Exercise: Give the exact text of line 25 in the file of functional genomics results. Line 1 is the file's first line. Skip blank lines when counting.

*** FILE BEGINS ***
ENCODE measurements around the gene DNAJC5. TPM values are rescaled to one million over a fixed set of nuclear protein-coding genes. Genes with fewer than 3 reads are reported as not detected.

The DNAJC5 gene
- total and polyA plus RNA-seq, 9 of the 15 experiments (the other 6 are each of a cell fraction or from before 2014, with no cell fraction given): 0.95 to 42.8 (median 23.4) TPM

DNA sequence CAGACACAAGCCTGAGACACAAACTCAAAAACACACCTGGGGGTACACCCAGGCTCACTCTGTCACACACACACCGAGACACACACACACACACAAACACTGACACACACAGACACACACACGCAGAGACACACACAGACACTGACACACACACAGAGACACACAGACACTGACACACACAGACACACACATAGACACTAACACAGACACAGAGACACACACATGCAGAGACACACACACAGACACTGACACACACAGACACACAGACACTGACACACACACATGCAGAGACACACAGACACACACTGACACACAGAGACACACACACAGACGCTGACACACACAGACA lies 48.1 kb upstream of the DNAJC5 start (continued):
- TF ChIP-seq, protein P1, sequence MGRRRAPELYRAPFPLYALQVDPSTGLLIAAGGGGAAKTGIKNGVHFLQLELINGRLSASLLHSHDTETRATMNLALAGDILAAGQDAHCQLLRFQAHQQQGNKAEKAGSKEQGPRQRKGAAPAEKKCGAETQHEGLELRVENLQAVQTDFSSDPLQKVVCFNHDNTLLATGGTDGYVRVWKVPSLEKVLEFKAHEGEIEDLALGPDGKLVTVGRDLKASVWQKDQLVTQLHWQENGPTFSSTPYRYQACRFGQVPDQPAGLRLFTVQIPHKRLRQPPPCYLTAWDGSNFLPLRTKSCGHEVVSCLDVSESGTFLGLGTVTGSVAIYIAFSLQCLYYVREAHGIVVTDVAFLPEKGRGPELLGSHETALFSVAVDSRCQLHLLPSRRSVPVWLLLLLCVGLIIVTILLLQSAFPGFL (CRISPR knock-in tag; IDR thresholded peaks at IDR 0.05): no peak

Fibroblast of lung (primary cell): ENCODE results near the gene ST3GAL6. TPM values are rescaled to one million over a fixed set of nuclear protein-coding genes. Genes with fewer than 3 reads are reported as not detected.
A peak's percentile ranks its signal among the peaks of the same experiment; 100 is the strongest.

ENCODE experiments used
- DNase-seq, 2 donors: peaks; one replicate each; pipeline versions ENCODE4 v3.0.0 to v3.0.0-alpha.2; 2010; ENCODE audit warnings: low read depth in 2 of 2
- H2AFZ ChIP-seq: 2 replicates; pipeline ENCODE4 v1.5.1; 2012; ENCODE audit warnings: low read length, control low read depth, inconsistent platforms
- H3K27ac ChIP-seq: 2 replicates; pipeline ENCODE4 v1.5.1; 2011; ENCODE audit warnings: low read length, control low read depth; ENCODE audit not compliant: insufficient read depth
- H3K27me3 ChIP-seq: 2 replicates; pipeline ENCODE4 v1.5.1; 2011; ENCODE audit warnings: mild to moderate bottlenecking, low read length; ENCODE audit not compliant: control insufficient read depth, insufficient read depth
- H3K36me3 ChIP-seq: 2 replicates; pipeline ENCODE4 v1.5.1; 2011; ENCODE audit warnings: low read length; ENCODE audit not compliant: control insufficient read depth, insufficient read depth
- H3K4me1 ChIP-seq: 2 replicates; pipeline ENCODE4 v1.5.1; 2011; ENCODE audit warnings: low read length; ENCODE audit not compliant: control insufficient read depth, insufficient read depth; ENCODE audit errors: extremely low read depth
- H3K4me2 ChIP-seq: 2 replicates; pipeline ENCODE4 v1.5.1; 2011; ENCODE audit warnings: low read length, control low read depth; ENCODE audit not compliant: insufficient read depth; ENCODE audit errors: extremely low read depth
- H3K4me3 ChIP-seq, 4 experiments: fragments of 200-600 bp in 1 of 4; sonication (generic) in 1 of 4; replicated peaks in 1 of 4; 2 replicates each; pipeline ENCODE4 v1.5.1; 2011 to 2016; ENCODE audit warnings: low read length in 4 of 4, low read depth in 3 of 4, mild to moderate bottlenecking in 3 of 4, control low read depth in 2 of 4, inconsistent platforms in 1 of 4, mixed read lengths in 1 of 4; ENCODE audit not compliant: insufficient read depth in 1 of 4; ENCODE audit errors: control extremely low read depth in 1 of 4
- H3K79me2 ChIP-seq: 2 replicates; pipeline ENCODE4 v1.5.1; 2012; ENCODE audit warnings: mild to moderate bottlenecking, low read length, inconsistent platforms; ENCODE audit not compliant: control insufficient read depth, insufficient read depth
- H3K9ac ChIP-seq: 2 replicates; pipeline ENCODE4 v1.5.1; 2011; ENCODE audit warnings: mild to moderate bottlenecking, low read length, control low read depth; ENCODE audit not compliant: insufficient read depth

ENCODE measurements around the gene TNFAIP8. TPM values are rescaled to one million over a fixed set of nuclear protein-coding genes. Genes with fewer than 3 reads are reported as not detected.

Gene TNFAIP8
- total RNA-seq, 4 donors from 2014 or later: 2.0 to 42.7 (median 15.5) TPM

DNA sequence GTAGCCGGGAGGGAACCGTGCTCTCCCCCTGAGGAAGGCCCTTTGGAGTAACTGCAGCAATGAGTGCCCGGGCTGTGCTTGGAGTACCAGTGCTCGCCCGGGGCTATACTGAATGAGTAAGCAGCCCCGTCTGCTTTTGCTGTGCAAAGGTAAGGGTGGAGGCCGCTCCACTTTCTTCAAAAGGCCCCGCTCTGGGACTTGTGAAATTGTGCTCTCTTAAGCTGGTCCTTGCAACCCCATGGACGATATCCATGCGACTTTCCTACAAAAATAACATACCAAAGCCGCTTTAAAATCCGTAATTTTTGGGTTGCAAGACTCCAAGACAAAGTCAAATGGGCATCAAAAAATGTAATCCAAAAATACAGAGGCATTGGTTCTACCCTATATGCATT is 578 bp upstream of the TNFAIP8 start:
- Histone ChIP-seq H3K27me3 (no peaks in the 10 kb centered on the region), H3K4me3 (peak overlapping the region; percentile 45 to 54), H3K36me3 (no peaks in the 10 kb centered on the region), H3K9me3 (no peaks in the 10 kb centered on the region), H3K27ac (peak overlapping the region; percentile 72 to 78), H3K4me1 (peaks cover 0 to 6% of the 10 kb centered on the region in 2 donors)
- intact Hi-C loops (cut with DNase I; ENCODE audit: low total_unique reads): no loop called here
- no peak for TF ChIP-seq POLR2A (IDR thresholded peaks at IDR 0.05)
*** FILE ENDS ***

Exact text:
- no peak for TF ChIP-seq POLR2A (IDR thresholded peaks at IDR 0.05)